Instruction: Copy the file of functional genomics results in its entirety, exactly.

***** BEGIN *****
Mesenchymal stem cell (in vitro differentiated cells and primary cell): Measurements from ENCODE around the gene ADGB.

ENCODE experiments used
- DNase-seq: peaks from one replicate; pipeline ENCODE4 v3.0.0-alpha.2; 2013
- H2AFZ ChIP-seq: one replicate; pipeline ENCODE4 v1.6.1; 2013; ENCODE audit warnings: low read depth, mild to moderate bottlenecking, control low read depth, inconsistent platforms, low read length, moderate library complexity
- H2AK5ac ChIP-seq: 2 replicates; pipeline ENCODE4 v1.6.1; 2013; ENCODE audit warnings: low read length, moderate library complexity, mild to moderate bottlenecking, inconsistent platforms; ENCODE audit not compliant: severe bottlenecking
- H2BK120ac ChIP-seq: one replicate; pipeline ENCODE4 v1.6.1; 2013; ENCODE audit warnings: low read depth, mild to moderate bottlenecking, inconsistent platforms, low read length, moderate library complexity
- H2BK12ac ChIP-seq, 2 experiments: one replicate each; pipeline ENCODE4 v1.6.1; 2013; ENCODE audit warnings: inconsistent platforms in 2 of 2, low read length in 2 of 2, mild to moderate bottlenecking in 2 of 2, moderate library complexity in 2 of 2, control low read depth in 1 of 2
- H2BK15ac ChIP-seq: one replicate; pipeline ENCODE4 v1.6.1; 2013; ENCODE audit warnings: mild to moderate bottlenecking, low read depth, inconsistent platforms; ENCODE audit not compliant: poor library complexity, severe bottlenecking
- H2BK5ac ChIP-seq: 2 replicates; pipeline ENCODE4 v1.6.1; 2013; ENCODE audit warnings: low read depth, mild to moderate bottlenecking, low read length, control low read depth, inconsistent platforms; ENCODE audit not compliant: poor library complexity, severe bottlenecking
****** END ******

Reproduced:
Mesenchymal stem cell (in vitro differentiated cells and primary cell): Measurements from ENCODE around the gene ADGB.

ENCODE experiments used
- DNase-seq: peaks from one replicate; pipeline ENCODE4 v3.0.0-alpha.2; 2013
- H2AFZ ChIP-seq: one replicate; pipeline ENCODE4 v1.6.1; 2013; ENCODE audit warnings: low read depth, mild to moderate bottlenecking, control low read depth, inconsistent platforms, low read length, moderate library complexity
- H2AK5ac ChIP-seq: 2 replicates; pipeline ENCODE4 v1.6.1; 2013; ENCODE audit warnings: low read length, moderate library complexity, mild to moderate bottlenecking, inconsistent platforms; ENCODE audit not compliant: severe bottlenecking
- H2BK120ac ChIP-seq: one replicate; pipeline ENCODE4 v1.6.1; 2013; ENCODE audit warnings: low read depth, mild to moderate bottlenecking, inconsistent platforms, low read length, moderate library complexity
- H2BK12ac ChIP-seq, 2 experiments: one replicate each; pipeline ENCODE4 v1.6.1; 2013; ENCODE audit warnings: inconsistent platforms in 2 of 2, low read length in 2 of 2, mild to moderate bottlenecking in 2 of 2, moderate library complexity in 2 of 2, control low read depth in 1 of 2
- H2BK15ac ChIP-seq: one replicate; pipeline ENCODE4 v1.6.1; 2013; ENCODE audit warnings: mild to moderate bottlenecking, low read depth, inconsistent platforms; ENCODE audit not compliant: poor library complexity, severe bottlenecking
- H2BK5ac ChIP-seq: 2 replicates; pipeline ENCODE4 v1.6.1; 2013; ENCODE audit warnings: low read depth, mild to moderate bottlenecking, low read length, control low read depth, inconsistent platforms; ENCODE audit not compliant: poor library complexity, severe bottlenecking